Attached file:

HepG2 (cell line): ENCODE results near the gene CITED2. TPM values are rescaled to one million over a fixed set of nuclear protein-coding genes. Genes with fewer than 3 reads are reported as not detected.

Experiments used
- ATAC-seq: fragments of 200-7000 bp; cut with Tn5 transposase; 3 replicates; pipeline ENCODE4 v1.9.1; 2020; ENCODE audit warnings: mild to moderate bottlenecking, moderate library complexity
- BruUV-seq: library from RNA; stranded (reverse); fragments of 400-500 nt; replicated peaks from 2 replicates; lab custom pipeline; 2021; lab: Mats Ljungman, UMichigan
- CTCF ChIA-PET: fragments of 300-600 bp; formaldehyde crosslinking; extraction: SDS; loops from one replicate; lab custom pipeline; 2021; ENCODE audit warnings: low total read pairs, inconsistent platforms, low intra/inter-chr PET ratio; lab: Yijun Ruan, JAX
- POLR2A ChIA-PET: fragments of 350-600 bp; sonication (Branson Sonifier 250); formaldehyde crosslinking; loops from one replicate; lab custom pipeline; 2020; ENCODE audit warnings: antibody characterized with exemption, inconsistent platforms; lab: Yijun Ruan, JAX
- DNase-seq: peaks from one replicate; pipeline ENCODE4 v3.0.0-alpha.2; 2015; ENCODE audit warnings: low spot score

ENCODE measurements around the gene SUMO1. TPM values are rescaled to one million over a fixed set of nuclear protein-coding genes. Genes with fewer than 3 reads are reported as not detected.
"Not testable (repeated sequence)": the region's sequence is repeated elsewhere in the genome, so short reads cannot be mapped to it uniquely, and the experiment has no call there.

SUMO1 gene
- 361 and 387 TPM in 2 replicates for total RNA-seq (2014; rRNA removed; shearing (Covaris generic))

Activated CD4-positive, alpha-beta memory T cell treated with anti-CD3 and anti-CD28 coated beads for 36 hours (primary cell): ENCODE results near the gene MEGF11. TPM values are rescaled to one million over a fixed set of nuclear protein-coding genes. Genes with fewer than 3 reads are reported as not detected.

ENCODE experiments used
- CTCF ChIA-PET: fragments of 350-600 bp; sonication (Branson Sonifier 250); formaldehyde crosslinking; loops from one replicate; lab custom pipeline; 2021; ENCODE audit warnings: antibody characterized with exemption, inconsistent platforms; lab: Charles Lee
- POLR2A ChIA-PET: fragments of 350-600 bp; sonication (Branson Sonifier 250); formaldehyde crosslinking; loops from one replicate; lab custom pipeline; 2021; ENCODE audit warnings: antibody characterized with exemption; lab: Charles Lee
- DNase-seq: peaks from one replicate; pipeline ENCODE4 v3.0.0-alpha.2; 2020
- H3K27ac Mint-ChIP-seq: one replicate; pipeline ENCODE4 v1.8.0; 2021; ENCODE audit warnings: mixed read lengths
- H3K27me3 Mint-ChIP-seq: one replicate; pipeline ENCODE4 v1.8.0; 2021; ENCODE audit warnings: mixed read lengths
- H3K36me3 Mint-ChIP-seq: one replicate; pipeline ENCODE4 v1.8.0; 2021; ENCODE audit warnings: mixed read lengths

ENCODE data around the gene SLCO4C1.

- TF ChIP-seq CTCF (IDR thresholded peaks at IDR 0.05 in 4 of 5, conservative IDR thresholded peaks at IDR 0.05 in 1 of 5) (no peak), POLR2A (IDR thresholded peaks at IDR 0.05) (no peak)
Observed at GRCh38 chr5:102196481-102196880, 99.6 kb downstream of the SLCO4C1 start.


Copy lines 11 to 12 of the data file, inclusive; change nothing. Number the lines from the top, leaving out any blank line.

- 361 and 387 TPM in 2 replicates for total RNA-seq (2014; rRNA removed; shearing (Covaris generic))

Activated CD4-positive, alpha-beta memory T cell treated with anti-CD3 and anti-CD28 coated beads for 36 hours (primary cell): ENCODE results near the gene MEGF11. TPM values are rescaled to one million over a fixed set of nuclear protein-coding genes. Genes with fewer than 3 reads are reported as not detected.